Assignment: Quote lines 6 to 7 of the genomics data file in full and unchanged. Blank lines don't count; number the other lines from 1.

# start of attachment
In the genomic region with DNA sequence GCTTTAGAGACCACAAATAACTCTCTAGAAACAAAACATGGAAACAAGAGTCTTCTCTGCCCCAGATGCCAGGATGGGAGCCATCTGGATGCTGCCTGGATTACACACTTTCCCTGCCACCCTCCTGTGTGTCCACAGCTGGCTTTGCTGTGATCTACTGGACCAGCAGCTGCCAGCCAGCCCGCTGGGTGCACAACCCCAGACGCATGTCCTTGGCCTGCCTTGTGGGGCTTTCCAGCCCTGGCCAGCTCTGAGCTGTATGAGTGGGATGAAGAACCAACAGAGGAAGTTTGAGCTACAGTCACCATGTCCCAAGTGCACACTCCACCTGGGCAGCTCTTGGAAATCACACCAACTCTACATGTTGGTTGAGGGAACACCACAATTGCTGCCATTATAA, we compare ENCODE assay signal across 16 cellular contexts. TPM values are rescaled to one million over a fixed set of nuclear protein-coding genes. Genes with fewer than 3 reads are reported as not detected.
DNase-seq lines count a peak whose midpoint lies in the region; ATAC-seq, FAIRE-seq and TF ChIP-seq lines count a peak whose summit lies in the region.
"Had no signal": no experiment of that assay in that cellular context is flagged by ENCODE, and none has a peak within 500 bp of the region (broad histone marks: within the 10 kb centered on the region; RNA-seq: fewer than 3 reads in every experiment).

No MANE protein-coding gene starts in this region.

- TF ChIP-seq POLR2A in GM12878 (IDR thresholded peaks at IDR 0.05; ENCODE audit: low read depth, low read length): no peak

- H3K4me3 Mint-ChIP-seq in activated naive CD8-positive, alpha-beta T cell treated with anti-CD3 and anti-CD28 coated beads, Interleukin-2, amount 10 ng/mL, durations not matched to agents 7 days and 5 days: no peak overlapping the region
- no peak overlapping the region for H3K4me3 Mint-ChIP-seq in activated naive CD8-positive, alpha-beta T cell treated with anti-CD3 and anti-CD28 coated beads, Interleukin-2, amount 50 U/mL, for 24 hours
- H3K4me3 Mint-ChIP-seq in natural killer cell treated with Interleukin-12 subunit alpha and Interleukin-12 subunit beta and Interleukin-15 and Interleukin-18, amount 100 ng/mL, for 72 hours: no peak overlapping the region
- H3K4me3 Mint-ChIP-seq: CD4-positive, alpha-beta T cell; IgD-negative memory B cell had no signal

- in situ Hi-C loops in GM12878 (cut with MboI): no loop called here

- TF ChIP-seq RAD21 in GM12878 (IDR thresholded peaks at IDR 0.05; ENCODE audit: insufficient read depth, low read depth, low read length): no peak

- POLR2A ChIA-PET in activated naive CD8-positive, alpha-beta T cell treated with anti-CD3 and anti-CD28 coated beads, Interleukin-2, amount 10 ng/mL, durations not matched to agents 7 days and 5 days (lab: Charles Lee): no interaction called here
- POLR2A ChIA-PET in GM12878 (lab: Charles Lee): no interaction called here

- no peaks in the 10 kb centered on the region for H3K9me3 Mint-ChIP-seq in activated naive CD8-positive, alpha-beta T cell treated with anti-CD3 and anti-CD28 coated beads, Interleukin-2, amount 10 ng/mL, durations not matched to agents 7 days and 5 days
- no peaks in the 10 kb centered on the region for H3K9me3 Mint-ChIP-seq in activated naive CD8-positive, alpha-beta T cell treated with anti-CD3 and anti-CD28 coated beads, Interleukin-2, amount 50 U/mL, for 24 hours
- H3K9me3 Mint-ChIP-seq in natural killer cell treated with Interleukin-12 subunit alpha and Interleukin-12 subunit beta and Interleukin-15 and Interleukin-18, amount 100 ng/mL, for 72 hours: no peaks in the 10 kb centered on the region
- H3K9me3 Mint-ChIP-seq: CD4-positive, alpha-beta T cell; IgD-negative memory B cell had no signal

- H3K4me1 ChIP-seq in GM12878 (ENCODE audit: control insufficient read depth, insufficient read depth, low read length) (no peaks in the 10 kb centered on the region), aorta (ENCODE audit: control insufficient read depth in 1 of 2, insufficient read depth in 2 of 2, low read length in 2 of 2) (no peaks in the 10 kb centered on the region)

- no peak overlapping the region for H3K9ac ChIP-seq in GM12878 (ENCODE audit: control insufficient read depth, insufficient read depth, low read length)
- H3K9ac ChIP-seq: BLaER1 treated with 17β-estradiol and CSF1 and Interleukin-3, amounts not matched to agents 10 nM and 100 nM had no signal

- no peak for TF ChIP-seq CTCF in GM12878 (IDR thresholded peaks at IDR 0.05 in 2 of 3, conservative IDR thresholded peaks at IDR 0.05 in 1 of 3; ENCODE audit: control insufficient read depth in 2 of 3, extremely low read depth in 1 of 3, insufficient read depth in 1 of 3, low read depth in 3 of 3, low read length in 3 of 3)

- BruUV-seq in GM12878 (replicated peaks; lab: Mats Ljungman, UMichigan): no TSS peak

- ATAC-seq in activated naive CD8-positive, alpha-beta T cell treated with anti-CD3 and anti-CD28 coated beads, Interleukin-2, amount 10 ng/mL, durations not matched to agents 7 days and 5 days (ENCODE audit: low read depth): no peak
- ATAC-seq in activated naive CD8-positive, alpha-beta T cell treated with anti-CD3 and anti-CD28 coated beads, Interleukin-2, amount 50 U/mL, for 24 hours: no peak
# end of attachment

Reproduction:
- H3K4me3 Mint-ChIP-seq in activated naive CD8-positive, alpha-beta T cell treated with anti-CD3 and anti-CD28 coated beads, Interleukin-2, amount 10 ng/mL, durations not matched to agents 7 days and 5 days: no peak overlapping the region
- no peak overlapping the region for H3K4me3 Mint-ChIP-seq in activated naive CD8-positive, alpha-beta T cell treated with anti-CD3 and anti-CD28 coated beads, Interleukin-2, amount 50 U/mL, for 24 hours